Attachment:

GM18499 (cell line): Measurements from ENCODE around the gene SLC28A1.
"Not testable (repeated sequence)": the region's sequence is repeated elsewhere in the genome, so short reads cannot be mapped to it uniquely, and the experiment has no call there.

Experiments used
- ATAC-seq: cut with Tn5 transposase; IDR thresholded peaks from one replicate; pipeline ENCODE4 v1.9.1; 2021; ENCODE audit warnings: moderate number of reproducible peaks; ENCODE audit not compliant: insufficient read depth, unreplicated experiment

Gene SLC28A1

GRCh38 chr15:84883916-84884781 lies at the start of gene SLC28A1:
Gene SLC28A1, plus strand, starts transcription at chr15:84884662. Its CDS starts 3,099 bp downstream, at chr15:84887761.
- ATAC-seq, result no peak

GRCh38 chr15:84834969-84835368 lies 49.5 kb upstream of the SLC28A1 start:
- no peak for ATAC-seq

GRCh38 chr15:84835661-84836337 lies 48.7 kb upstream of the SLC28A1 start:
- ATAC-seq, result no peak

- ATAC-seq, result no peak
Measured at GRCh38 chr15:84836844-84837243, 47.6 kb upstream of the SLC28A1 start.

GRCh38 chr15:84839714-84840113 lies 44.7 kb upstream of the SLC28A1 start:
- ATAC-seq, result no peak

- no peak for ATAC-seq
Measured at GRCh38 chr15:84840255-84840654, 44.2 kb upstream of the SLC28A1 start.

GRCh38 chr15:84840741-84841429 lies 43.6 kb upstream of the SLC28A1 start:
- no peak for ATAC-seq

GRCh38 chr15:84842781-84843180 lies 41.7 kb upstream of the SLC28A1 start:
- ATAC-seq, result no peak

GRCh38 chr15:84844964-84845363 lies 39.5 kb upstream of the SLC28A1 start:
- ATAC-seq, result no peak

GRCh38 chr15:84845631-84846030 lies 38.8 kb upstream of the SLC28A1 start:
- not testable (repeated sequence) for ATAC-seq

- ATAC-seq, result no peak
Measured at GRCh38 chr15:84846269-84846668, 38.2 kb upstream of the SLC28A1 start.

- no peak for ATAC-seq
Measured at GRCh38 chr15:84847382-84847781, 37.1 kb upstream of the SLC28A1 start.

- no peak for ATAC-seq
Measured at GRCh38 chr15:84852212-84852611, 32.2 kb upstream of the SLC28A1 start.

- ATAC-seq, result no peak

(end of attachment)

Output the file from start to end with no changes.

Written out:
GM18499 (cell line): Measurements from ENCODE around the gene SLC28A1.
"Not testable (repeated sequence)": the region's sequence is repeated elsewhere in the genome, so short reads cannot be mapped to it uniquely, and the experiment has no call there.

Experiments used
- ATAC-seq: cut with Tn5 transposase; IDR thresholded peaks from one replicate; pipeline ENCODE4 v1.9.1; 2021; ENCODE audit warnings: moderate number of reproducible peaks; ENCODE audit not compliant: insufficient read depth, unreplicated experiment

Gene SLC28A1

GRCh38 chr15:84883916-84884781 lies at the start of gene SLC28A1:
Gene SLC28A1, plus strand, starts transcription at chr15:84884662. Its CDS starts 3,099 bp downstream, at chr15:84887761.
- ATAC-seq, result no peak

GRCh38 chr15:84834969-84835368 lies 49.5 kb upstream of the SLC28A1 start:
- no peak for ATAC-seq

GRCh38 chr15:84835661-84836337 lies 48.7 kb upstream of the SLC28A1 start:
- ATAC-seq, result no peak

- ATAC-seq, result no peak
Measured at GRCh38 chr15:84836844-84837243, 47.6 kb upstream of the SLC28A1 start.

GRCh38 chr15:84839714-84840113 lies 44.7 kb upstream of the SLC28A1 start:
- ATAC-seq, result no peak

- no peak for ATAC-seq
Measured at GRCh38 chr15:84840255-84840654, 44.2 kb upstream of the SLC28A1 start.

GRCh38 chr15:84840741-84841429 lies 43.6 kb upstream of the SLC28A1 start:
- no peak for ATAC-seq

GRCh38 chr15:84842781-84843180 lies 41.7 kb upstream of the SLC28A1 start:
- ATAC-seq, result no peak

GRCh38 chr15:84844964-84845363 lies 39.5 kb upstream of the SLC28A1 start:
- ATAC-seq, result no peak

GRCh38 chr15:84845631-84846030 lies 38.8 kb upstream of the SLC28A1 start:
- not testable (repeated sequence) for ATAC-seq

- ATAC-seq, result no peak
Measured at GRCh38 chr15:84846269-84846668, 38.2 kb upstream of the SLC28A1 start.

- no peak for ATAC-seq
Measured at GRCh38 chr15:84847382-84847781, 37.1 kb upstream of the SLC28A1 start.

- no peak for ATAC-seq
Measured at GRCh38 chr15:84852212-84852611, 32.2 kb upstream of the SLC28A1 start.

- ATAC-seq, result no peak